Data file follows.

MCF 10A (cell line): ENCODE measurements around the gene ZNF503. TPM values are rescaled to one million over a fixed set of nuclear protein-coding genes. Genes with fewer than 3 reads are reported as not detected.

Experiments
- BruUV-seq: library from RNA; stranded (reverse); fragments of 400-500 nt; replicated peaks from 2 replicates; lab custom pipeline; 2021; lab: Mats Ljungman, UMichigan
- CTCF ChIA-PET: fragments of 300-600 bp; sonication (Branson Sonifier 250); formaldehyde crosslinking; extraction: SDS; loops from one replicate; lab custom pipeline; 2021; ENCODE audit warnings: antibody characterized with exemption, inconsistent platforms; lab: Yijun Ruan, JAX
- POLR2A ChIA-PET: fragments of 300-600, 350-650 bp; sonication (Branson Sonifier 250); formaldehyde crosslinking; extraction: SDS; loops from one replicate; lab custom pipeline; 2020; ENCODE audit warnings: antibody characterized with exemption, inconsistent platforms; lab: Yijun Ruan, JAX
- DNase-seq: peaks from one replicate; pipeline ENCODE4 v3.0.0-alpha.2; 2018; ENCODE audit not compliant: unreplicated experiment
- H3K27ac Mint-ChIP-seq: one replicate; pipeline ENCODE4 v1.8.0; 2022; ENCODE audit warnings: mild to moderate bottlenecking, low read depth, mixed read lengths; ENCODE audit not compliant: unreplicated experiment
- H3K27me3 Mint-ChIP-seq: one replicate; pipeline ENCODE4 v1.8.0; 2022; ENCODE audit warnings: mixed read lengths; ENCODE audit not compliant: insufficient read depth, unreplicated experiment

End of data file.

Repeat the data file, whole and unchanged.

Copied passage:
MCF 10A (cell line): ENCODE measurements around the gene ZNF503. TPM values are rescaled to one million over a fixed set of nuclear protein-coding genes. Genes with fewer than 3 reads are reported as not detected.

Experiments
- BruUV-seq: library from RNA; stranded (reverse); fragments of 400-500 nt; replicated peaks from 2 replicates; lab custom pipeline; 2021; lab: Mats Ljungman, UMichigan
- CTCF ChIA-PET: fragments of 300-600 bp; sonication (Branson Sonifier 250); formaldehyde crosslinking; extraction: SDS; loops from one replicate; lab custom pipeline; 2021; ENCODE audit warnings: antibody characterized with exemption, inconsistent platforms; lab: Yijun Ruan, JAX
- POLR2A ChIA-PET: fragments of 300-600, 350-650 bp; sonication (Branson Sonifier 250); formaldehyde crosslinking; extraction: SDS; loops from one replicate; lab custom pipeline; 2020; ENCODE audit warnings: antibody characterized with exemption, inconsistent platforms; lab: Yijun Ruan, JAX
- DNase-seq: peaks from one replicate; pipeline ENCODE4 v3.0.0-alpha.2; 2018; ENCODE audit not compliant: unreplicated experiment
- H3K27ac Mint-ChIP-seq: one replicate; pipeline ENCODE4 v1.8.0; 2022; ENCODE audit warnings: mild to moderate bottlenecking, low read depth, mixed read lengths; ENCODE audit not compliant: unreplicated experiment
- H3K27me3 Mint-ChIP-seq: one replicate; pipeline ENCODE4 v1.8.0; 2022; ENCODE audit warnings: mixed read lengths; ENCODE audit not compliant: insufficient read depth, unreplicated experiment